Perseus (Sam Worthington) is a man born of the gods. The god Zeus is his father and human Danae is his mother. There is a struggle between the gods. Perseus leads a dangerous mission to defeat vengeful god Hades (Ralph Fiennes) before he can seize power from Zeus (Liam Neeson) and unleash hell on earth.
Director Louis Leterrier‘s CLASH OF TITANS is a visual effects driven re-telling of some well-loved stories as well as a remake of the 1979 film of the same name. The original movie is fondly remembered as the triumphant swan song of stop motion animator Ray Harryhausen. It starred a fine group of British thespians and for a generation of children it was their introduction to Greek myth.The new film is predictably a computer-graphics-fest, but it is also better plotted, better acted and better paced than its predecessor. The graphics are an integral part of the action. The beastly characters like Medusa and The Kraken are well imagined and realised.
The enmities and alliances of the gods particularly between brothers Hades, Poseidon and Zeus are much clearer, too, giving the new film a narrative shape the audience can follow and engage with.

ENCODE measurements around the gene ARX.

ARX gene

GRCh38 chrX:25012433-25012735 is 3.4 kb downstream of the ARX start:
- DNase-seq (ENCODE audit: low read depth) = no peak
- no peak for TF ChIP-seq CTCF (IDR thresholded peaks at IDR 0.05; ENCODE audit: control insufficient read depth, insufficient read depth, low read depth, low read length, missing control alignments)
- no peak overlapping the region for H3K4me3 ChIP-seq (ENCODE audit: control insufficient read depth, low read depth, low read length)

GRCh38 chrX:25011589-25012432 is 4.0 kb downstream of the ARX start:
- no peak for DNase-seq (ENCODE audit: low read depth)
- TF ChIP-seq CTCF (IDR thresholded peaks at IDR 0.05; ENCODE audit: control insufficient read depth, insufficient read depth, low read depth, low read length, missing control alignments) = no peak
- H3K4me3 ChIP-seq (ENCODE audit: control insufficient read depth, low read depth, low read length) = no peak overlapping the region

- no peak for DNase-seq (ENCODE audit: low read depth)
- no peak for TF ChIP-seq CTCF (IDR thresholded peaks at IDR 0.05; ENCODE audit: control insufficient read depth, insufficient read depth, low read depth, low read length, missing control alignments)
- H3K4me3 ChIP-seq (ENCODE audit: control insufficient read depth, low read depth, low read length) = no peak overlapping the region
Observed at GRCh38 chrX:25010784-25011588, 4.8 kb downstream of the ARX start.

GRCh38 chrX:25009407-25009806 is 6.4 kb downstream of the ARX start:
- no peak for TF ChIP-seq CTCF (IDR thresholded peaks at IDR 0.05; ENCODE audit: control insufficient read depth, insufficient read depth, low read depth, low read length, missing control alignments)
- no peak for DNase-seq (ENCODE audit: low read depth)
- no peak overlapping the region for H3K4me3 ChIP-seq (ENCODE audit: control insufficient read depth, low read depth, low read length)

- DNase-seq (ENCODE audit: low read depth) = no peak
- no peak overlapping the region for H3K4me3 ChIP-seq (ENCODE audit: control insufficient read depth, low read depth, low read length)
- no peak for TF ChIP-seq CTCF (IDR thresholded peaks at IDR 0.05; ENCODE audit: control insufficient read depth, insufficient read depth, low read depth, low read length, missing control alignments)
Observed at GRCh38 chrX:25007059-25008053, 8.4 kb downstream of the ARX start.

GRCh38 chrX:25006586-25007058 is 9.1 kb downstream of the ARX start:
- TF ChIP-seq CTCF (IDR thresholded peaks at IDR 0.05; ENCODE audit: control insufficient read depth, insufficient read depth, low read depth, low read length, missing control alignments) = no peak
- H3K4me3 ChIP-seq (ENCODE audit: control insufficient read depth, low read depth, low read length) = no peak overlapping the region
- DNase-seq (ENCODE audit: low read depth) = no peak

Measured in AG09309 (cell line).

Some criticism has been aimed at Western Australia’s own Sam Worthington. The complaint seems to be: “We don’t find Sam’s Rockingham bogan portrayal of the heroic Perseus very convincing”. To which I say, ‘meh’. Pretty sure that had Zeus and Hades existed, they wouldn’t have sounded as though they were trained by the Royal Shakespeare Company. As with his lead role in AVATAR, I think Worthington proves himself, yet again, to be a capable Hollywood action hero.
Neeson, Fiennes and Mads Mikkelsen are also very good. The usual chilliness of Fiennes is perfect for the put upon and ambitious Hades. Sadly, the role of Andromeda isn’t very rewarding for Alexa Davalos. The main female role is taken by Gemma Arterton as the demi-god Io; she has a similarly mythic role in the new PRINCE OF PERSIA movie.
The ending of CLASH OF THE TITANS is exciting and compelling rather than the ‘big boss battle’ a lot of CG heavy films end up being. The finale is cinematic and choreographed and feels like the conclusion to a strong story. For once, the big ending means something. It was shot standard and then upsized to 3D; this tech decision has been universally panned. It isn’t a patch on a 3D film like AVATAR, however, if you don’t particularly care about 3D – as I don’t – then this tinkering won’t matter.
Clocking in at 118 minutes, this is a swift journey through the world of classic Greek myth. Some of the details of the world of man, demi-god and god are hashed up to make the story play for modern audiences, but the cruelty, capriciousness and compassion that always make the gods on Olympus understandable from a human point of view, has been kept and is still an important part of this tale.